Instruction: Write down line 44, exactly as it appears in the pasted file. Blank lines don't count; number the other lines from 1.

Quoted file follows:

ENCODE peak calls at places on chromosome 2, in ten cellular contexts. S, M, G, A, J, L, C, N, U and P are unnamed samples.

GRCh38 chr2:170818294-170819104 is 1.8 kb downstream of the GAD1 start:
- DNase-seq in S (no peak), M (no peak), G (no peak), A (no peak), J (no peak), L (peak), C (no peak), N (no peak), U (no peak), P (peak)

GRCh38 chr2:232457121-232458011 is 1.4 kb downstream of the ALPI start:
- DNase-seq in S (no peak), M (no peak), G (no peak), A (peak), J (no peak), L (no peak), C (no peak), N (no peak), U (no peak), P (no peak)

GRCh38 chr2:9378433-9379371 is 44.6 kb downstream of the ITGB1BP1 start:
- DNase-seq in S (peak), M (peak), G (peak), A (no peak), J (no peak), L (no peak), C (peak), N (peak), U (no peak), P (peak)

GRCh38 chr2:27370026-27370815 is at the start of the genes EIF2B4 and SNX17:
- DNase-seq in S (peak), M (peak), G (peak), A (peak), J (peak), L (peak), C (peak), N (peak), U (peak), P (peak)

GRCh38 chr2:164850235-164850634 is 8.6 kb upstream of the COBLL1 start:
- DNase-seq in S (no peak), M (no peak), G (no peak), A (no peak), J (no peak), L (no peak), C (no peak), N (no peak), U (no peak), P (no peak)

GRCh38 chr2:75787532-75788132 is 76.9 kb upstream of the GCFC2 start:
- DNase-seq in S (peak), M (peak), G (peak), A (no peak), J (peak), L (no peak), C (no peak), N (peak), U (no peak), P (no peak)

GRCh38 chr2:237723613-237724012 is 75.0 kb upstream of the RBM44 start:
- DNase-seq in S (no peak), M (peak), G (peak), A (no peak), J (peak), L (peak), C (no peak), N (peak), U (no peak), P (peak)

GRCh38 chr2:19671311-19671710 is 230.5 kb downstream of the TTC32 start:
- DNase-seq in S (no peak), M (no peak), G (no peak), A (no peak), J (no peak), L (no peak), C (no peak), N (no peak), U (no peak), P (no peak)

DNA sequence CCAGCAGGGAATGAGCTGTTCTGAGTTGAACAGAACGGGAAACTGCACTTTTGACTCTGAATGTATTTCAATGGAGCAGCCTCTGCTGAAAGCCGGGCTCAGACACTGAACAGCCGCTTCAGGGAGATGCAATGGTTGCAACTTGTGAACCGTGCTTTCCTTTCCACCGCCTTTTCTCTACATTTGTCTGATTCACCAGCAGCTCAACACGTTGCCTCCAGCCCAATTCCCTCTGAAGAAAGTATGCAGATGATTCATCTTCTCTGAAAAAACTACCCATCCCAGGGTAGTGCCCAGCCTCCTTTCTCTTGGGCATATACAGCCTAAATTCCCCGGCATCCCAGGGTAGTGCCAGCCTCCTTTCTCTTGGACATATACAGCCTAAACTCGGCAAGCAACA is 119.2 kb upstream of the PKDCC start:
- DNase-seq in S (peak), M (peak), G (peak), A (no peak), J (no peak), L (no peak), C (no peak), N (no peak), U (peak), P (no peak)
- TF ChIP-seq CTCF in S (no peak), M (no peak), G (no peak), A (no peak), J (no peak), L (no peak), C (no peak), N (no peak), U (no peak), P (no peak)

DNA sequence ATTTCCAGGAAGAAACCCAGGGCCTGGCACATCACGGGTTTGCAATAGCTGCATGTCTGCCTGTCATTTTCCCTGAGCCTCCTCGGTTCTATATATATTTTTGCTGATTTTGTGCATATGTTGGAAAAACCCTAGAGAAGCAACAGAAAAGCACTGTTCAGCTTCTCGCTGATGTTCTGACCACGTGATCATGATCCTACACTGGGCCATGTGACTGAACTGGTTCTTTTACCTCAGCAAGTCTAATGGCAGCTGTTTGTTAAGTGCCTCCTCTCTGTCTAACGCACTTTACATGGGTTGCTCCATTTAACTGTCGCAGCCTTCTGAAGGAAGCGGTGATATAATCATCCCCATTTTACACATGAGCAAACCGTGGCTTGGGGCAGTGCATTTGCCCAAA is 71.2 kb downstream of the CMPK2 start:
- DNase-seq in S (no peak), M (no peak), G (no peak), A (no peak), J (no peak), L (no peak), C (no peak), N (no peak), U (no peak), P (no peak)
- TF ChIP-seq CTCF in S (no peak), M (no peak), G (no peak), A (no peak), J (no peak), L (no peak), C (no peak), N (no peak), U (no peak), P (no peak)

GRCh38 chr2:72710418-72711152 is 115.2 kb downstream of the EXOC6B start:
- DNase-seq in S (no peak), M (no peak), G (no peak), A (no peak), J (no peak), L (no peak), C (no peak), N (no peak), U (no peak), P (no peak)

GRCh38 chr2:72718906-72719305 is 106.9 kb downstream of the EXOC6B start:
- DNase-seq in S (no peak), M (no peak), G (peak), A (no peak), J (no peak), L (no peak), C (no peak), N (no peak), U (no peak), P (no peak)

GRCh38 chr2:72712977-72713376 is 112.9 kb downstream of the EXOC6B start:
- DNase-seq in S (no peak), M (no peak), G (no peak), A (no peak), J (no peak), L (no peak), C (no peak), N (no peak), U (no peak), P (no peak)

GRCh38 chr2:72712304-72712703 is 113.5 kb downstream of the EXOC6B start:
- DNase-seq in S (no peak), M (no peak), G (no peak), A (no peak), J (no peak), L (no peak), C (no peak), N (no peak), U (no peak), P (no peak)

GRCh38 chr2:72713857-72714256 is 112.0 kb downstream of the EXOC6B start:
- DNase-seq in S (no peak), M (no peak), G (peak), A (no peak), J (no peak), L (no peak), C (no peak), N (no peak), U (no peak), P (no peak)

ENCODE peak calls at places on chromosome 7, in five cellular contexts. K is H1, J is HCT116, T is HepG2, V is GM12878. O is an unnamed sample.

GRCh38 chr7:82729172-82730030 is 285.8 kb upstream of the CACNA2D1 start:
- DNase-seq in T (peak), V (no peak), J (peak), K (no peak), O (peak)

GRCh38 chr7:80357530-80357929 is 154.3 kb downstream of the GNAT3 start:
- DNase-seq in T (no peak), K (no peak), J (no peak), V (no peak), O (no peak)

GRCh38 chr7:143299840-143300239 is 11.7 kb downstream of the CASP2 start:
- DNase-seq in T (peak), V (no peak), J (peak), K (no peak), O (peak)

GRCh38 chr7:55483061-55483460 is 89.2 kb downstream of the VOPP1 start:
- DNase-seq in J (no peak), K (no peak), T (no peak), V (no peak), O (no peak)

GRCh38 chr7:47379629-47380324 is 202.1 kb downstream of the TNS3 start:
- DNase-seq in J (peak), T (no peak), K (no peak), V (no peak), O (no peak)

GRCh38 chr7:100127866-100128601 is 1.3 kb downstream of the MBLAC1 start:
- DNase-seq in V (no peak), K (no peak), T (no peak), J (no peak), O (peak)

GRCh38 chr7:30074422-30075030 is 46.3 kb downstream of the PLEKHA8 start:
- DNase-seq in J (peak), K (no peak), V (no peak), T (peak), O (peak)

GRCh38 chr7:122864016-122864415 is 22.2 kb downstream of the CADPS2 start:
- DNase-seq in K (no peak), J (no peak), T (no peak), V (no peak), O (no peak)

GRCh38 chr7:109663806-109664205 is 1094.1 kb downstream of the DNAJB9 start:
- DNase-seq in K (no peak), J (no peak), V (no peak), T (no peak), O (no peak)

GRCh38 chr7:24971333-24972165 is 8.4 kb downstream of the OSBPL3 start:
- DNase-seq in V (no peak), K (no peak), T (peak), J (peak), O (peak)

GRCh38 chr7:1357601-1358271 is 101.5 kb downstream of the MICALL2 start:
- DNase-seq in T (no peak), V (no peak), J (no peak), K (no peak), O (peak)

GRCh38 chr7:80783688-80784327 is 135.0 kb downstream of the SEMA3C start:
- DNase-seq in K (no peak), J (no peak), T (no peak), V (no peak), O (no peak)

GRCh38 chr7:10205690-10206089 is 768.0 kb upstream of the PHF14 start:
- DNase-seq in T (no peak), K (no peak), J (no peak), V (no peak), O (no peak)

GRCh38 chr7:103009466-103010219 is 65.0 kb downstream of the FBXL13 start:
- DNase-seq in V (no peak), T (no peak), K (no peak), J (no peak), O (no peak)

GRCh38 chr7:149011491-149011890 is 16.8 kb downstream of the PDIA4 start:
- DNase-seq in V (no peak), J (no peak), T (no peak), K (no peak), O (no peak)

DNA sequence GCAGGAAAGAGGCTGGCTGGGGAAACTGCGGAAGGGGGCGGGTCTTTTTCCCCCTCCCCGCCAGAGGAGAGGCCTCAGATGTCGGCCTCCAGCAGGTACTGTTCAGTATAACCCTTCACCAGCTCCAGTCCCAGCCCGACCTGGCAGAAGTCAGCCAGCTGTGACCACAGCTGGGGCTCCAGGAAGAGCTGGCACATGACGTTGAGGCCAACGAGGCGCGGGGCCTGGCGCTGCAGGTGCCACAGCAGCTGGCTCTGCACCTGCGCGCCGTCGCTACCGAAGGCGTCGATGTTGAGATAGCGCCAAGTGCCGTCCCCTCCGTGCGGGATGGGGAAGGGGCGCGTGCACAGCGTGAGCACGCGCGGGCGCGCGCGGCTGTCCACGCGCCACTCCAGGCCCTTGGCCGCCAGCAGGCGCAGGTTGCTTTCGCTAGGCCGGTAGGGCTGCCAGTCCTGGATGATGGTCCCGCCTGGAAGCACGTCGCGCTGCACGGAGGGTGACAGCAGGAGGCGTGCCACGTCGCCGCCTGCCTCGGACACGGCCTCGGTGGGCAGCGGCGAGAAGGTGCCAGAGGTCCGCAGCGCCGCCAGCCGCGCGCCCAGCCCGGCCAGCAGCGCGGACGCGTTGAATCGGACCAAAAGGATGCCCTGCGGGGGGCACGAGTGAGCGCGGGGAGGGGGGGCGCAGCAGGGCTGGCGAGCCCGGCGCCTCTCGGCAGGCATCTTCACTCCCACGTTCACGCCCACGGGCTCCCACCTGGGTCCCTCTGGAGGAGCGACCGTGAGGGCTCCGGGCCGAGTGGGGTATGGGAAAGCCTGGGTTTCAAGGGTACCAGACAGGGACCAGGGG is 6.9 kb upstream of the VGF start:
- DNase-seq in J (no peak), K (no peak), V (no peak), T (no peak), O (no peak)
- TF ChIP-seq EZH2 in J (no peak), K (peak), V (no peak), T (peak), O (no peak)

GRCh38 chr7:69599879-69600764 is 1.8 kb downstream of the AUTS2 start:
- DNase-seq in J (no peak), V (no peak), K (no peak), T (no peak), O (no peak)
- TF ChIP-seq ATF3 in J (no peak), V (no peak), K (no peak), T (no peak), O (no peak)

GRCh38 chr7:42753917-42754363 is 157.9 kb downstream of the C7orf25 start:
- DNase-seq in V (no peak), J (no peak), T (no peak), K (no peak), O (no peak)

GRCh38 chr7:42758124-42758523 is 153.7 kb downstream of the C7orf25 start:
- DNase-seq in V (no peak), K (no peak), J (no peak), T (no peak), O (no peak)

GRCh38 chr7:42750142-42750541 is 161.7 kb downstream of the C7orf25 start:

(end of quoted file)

- DNase-seq in J (peak), T (no peak), K (no peak), V (no peak), O (no peak)